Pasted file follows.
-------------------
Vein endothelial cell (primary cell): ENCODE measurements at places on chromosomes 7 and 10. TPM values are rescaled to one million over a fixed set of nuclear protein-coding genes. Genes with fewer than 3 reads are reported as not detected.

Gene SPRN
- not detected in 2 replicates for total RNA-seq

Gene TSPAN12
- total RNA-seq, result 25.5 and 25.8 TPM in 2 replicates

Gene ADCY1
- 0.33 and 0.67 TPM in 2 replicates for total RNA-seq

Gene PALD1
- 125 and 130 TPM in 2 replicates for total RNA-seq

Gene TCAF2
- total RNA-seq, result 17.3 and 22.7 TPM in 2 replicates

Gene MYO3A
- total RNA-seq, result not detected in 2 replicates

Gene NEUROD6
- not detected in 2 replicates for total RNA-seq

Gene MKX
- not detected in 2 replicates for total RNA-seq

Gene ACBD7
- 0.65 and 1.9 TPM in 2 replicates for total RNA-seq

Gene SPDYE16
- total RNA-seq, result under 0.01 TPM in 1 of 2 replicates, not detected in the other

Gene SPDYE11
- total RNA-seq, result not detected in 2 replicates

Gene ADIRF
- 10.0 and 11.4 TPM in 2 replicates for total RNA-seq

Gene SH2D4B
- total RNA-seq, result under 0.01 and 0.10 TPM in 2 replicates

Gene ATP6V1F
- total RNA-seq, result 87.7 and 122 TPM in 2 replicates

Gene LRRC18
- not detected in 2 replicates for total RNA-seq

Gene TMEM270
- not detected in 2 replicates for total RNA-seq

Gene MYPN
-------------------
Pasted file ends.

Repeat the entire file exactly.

Vein endothelial cell (primary cell): ENCODE measurements at places on chromosomes 7 and 10. TPM values are rescaled to one million over a fixed set of nuclear protein-coding genes. Genes with fewer than 3 reads are reported as not detected.

Gene SPRN
- not detected in 2 replicates for total RNA-seq

Gene TSPAN12
- total RNA-seq, result 25.5 and 25.8 TPM in 2 replicates

Gene ADCY1
- 0.33 and 0.67 TPM in 2 replicates for total RNA-seq

Gene PALD1
- 125 and 130 TPM in 2 replicates for total RNA-seq

Gene TCAF2
- total RNA-seq, result 17.3 and 22.7 TPM in 2 replicates

Gene MYO3A
- total RNA-seq, result not detected in 2 replicates

Gene NEUROD6
- not detected in 2 replicates for total RNA-seq

Gene MKX
- not detected in 2 replicates for total RNA-seq

Gene ACBD7
- 0.65 and 1.9 TPM in 2 replicates for total RNA-seq

Gene SPDYE16
- total RNA-seq, result under 0.01 TPM in 1 of 2 replicates, not detected in the other

Gene SPDYE11
- total RNA-seq, result not detected in 2 replicates

Gene ADIRF
- 10.0 and 11.4 TPM in 2 replicates for total RNA-seq

Gene SH2D4B
- total RNA-seq, result under 0.01 and 0.10 TPM in 2 replicates

Gene ATP6V1F
- total RNA-seq, result 87.7 and 122 TPM in 2 replicates

Gene LRRC18
- not detected in 2 replicates for total RNA-seq

Gene TMEM270
- not detected in 2 replicates for total RNA-seq

Gene MYPN